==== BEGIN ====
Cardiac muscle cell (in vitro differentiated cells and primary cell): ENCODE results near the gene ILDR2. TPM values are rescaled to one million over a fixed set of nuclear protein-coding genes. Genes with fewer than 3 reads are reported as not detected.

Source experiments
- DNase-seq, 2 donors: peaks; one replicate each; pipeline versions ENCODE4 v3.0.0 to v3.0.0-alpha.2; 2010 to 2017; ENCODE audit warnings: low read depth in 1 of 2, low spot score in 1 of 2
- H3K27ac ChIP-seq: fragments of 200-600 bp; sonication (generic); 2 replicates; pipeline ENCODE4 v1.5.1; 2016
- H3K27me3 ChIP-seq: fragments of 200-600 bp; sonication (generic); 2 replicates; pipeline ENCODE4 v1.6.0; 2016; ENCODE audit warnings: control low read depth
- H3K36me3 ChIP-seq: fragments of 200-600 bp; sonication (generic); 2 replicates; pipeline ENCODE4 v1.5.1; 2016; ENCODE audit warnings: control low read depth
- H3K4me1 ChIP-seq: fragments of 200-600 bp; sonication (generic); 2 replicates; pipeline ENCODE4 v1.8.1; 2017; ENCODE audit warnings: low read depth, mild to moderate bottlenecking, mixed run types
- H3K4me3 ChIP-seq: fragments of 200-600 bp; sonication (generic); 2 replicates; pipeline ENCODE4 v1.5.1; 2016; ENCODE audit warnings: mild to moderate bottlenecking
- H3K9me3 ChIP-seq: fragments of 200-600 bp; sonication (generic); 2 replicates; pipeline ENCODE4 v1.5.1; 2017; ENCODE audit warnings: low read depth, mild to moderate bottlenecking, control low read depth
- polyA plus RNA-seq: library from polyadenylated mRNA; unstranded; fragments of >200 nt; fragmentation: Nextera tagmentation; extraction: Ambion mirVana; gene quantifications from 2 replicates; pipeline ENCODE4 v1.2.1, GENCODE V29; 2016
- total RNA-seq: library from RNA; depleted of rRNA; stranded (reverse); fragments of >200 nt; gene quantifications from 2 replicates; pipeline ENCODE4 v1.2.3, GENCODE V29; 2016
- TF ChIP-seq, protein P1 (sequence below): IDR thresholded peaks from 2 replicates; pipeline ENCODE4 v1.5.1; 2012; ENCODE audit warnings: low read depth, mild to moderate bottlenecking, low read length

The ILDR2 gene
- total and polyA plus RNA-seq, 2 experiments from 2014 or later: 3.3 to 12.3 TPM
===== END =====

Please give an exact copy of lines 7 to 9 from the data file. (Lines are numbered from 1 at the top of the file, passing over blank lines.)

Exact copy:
- H3K4me1 ChIP-seq: fragments of 200-600 bp; sonication (generic); 2 replicates; pipeline ENCODE4 v1.8.1; 2017; ENCODE audit warnings: low read depth, mild to moderate bottlenecking, mixed run types
- H3K4me3 ChIP-seq: fragments of 200-600 bp; sonication (generic); 2 replicates; pipeline ENCODE4 v1.5.1; 2016; ENCODE audit warnings: mild to moderate bottlenecking
- H3K9me3 ChIP-seq: fragments of 200-600 bp; sonication (generic); 2 replicates; pipeline ENCODE4 v1.5.1; 2017; ENCODE audit warnings: low read depth, mild to moderate bottlenecking, control low read depth